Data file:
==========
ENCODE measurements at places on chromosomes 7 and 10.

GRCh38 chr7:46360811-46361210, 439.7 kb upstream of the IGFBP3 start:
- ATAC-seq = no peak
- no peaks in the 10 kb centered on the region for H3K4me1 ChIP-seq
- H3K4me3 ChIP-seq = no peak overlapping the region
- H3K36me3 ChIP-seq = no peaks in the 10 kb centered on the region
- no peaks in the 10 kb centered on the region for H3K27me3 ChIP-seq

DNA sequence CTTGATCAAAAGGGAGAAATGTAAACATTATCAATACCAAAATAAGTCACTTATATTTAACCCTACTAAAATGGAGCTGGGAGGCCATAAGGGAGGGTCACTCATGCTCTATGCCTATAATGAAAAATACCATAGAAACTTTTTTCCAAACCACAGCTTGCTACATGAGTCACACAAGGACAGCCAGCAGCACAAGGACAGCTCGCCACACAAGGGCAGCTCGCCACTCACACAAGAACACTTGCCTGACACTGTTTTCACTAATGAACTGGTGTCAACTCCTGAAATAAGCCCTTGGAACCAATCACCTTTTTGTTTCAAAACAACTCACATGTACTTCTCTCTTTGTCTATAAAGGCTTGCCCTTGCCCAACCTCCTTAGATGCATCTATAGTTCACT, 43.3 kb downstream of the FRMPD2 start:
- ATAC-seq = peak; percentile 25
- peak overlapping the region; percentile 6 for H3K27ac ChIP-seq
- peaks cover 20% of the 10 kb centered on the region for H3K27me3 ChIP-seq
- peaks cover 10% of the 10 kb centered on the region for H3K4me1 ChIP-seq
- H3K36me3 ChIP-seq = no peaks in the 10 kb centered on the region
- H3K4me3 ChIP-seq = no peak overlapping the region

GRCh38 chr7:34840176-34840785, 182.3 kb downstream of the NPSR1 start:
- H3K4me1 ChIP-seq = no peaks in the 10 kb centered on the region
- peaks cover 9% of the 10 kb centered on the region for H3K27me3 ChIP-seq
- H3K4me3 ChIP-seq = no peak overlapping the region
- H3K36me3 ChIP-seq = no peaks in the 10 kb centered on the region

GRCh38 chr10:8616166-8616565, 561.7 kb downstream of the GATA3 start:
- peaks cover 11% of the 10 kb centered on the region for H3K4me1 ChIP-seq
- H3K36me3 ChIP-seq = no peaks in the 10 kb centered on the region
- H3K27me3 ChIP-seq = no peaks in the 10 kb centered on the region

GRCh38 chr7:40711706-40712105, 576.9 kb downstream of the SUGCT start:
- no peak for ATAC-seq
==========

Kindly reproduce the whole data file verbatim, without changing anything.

ENCODE measurements at places on chromosomes 7 and 10.

GRCh38 chr7:46360811-46361210, 439.7 kb upstream of the IGFBP3 start:
- ATAC-seq = no peak
- no peaks in the 10 kb centered on the region for H3K4me1 ChIP-seq
- H3K4me3 ChIP-seq = no peak overlapping the region
- H3K36me3 ChIP-seq = no peaks in the 10 kb centered on the region
- no peaks in the 10 kb centered on the region for H3K27me3 ChIP-seq

DNA sequence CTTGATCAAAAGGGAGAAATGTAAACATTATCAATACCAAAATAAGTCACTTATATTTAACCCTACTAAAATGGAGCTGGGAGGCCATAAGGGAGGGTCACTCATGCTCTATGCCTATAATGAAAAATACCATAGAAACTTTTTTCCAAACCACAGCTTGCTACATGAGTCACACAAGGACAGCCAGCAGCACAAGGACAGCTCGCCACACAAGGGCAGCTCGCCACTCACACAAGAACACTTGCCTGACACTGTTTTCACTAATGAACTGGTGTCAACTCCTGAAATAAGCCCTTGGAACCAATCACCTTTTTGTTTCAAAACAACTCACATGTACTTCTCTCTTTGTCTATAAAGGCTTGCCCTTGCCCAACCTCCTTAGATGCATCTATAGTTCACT, 43.3 kb downstream of the FRMPD2 start:
- ATAC-seq = peak; percentile 25
- peak overlapping the region; percentile 6 for H3K27ac ChIP-seq
- peaks cover 20% of the 10 kb centered on the region for H3K27me3 ChIP-seq
- peaks cover 10% of the 10 kb centered on the region for H3K4me1 ChIP-seq
- H3K36me3 ChIP-seq = no peaks in the 10 kb centered on the region
- H3K4me3 ChIP-seq = no peak overlapping the region

GRCh38 chr7:34840176-34840785, 182.3 kb downstream of the NPSR1 start:
- H3K4me1 ChIP-seq = no peaks in the 10 kb centered on the region
- peaks cover 9% of the 10 kb centered on the region for H3K27me3 ChIP-seq
- H3K4me3 ChIP-seq = no peak overlapping the region
- H3K36me3 ChIP-seq = no peaks in the 10 kb centered on the region

GRCh38 chr10:8616166-8616565, 561.7 kb downstream of the GATA3 start:
- peaks cover 11% of the 10 kb centered on the region for H3K4me1 ChIP-seq
- H3K36me3 ChIP-seq = no peaks in the 10 kb centered on the region
- H3K27me3 ChIP-seq = no peaks in the 10 kb centered on the region

GRCh38 chr7:40711706-40712105, 576.9 kb downstream of the SUGCT start:
- no peak for ATAC-seq